The country could be facing a constitutional crisis over the government’s attitude to Aids treatment for prisoners, a High Court judge has warned.
Judge Chris Nicholson was dismissing an appeal in Durban on Monday by the department of correctional services against an order to immediately provide antiretroviral (ARV) treatment at Durban’s Westville Prison.
He said the respondents, who included the government as a whole, were in contempt of the June 22 court ruling, which obliged them to file an affidavit explaining how they were going to implement the treatment.
“If the government of the Republic of South Africa has given an instruction ‘not to comply with the execution order’ then we face a grave constitutional crisis involving a serious threat to the doctrine of the separation of powers,” he said.
“Should that continue, the members of the judiciary will have to consider whether their oath of office requires them to continue on the bench.”
The Treatment Action Campaign, which brought the application along with 15 prisoners, welcomed his ruling.
“It’s one of the most critical judgments we’ve had,” TAC general secretary Sipho Mthathi said in Cape Town, “not only because it reinforces the foundations of our constitution, but it also warns against what we fear is an emerging crisis, and that is the government becoming a law unto itself.”
Mark Heywood, spokesperson for the Aids Law Project, said the ruling marked a good day for prisoners and a bad day for the government.
“This judgment has to be one of the most damning of government conduct since the advent of our new constitutional order in 1994,” he said.
The separation of powers doctrine states that each branch of government (the executive, legislature and judiciary) must remain separate and not be interfered with by the other branches of government. Government’s failure to comply with the court’s order is the latest in a line of problematic decisions which threaten to infringe upon this constitutionally guaranteed doctrine and the rule of law itself.
So what now?
Judge Nicholson said in Monday’s ruling: “If the refusal to comply does not result from instructions from the first respondent, the government of the Republic of South Africa, then the remaining respondents must be disciplined, either administratively or in an employment context, for their delinquency”.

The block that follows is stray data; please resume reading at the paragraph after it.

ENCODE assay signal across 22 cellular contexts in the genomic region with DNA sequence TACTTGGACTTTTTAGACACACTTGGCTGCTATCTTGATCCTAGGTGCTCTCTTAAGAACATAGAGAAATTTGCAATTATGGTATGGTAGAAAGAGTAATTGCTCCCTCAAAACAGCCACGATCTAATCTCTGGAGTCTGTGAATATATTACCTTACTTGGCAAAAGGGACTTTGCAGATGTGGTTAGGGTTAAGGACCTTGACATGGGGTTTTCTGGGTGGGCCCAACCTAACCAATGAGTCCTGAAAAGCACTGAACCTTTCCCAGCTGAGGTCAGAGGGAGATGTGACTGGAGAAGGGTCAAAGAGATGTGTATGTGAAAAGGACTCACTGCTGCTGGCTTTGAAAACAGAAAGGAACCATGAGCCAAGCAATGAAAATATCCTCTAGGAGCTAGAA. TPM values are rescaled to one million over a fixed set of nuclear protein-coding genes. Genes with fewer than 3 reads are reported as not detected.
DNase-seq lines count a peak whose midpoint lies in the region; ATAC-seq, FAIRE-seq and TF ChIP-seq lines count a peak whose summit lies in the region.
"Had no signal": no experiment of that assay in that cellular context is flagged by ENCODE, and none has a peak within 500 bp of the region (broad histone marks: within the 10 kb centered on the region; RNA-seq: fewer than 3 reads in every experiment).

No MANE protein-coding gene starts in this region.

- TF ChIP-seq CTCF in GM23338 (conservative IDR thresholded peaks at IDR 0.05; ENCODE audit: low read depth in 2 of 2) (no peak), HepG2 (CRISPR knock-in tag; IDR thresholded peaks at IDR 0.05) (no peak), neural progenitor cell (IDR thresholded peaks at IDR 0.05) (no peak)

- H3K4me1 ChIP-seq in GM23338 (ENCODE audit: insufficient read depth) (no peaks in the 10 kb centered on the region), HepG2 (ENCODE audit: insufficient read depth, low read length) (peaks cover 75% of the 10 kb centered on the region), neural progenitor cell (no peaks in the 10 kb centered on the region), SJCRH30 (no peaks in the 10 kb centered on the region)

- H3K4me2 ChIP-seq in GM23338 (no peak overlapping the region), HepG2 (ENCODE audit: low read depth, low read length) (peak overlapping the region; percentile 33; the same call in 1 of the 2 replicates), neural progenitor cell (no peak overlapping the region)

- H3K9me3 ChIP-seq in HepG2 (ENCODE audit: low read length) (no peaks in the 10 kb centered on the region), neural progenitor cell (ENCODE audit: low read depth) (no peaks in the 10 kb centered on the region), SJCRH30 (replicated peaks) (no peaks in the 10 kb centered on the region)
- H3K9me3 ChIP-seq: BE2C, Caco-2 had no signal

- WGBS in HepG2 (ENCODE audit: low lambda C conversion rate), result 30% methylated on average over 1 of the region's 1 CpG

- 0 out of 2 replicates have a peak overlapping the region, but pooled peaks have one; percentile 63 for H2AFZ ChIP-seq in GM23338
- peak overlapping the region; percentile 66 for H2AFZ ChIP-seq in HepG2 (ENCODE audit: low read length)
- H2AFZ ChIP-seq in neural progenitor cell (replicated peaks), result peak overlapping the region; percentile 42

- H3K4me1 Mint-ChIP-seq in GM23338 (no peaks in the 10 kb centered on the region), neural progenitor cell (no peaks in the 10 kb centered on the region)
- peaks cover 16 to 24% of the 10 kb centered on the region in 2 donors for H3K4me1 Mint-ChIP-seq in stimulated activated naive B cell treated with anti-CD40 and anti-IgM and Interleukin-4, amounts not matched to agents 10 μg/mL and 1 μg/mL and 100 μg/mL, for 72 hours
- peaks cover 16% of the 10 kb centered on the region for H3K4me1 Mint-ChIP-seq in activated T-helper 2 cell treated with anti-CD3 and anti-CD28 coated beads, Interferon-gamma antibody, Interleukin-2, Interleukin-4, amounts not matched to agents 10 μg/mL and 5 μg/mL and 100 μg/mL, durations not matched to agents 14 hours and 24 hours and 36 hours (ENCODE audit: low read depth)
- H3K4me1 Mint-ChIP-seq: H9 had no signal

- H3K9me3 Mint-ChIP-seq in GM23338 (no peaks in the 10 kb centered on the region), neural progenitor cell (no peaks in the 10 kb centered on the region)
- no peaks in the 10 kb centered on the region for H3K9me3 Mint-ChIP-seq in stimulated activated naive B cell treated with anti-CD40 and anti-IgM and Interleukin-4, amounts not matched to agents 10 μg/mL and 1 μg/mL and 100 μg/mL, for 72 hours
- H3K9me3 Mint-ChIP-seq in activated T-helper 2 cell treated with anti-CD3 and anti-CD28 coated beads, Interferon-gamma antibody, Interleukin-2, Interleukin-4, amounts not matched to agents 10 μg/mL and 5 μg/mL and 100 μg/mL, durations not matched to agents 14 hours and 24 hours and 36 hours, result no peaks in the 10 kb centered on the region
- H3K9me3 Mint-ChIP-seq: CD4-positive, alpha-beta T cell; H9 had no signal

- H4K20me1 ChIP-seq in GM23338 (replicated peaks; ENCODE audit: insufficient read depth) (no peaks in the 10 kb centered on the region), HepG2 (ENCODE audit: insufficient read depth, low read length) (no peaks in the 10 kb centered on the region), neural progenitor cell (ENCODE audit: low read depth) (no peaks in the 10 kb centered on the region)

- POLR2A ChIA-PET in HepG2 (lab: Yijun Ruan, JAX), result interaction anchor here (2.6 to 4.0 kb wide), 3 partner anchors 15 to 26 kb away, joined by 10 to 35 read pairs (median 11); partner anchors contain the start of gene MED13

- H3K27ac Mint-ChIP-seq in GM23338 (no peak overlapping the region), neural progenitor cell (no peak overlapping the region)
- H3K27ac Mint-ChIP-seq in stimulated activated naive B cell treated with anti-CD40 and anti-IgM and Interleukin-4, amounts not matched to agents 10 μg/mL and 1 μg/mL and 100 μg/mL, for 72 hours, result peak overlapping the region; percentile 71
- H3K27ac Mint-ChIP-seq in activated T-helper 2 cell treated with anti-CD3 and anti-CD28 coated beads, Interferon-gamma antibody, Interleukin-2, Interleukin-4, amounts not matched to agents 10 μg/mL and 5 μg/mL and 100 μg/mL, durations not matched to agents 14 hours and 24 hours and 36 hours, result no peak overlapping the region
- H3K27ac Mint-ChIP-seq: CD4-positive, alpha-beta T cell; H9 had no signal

Other respondents are the head of Westville correctional centre, Correctional Services Minister Ngconde Balfour, Health Minister Manto Tshabalala-Msimang, and the KwaZulu Natal commissioner of correctional services and the province’s MEC for health.
Judge Nicholson said that until section 3 of the State Liability Act 20 of 1957 was declared unconstitutional, any court order against the state would be “a useless thunderbolt”.
He gave the department until September 8, 2006 to show that it was complying with Judge Pillay’s order. – Sapa
Another crisis of sorts may be looming with Health Minister, Manto Tshabalala-Msimang’s advocacy of a diet of beetroot, lemons and garlic as a means to combat HIV/AIDS. The Minister’s comments were harshly criticised recently and there were renewed calls for her dismissal for her increasingly marginal views on the treatment of patients with HIV/AIDS. It now seems that the Minister is acting unlawfully by making the claims she has been making about the therapeutic value of her vegetable diet. According to IOL Health:
Health Minister Manto Tshabalala-Msimang is breaking the law by making unproven claims about the effectiveness of alternative “treatments” for Aids, according to the South African Medical Association.
In a statement on behalf of the association, Sama chairperson Dr Kgosi Letlape said any claims of therapeutic effectiveness made without clinical trials and approval by the Medicines Control Council were illegal.
“I implore the minister to refrain from breaking the laws of the country,” he said.
“In terms of the laws of this country, anything considered therapeutic should be registered for that purpose, and people have to submit proof that it is therapeutic.
“And until that is done, you cannot go onto public fora and claim that it is therapeutic.”
This controversy begs the question what should be done when a Minister acts unlawfully and arguably negligently in the face of the HIV/AIDS pandemic and the President fails or refuses to take steps to address her conduct. After the way the President handled Jacob Zuma’s removal from office it is not unreasonable to expect that he adopt the same approach with the Health Minister. Unfortunately this does not seem to be on the cards and we are left wondering just how serious the government is about the wellbeing of its citizens and the rule of law?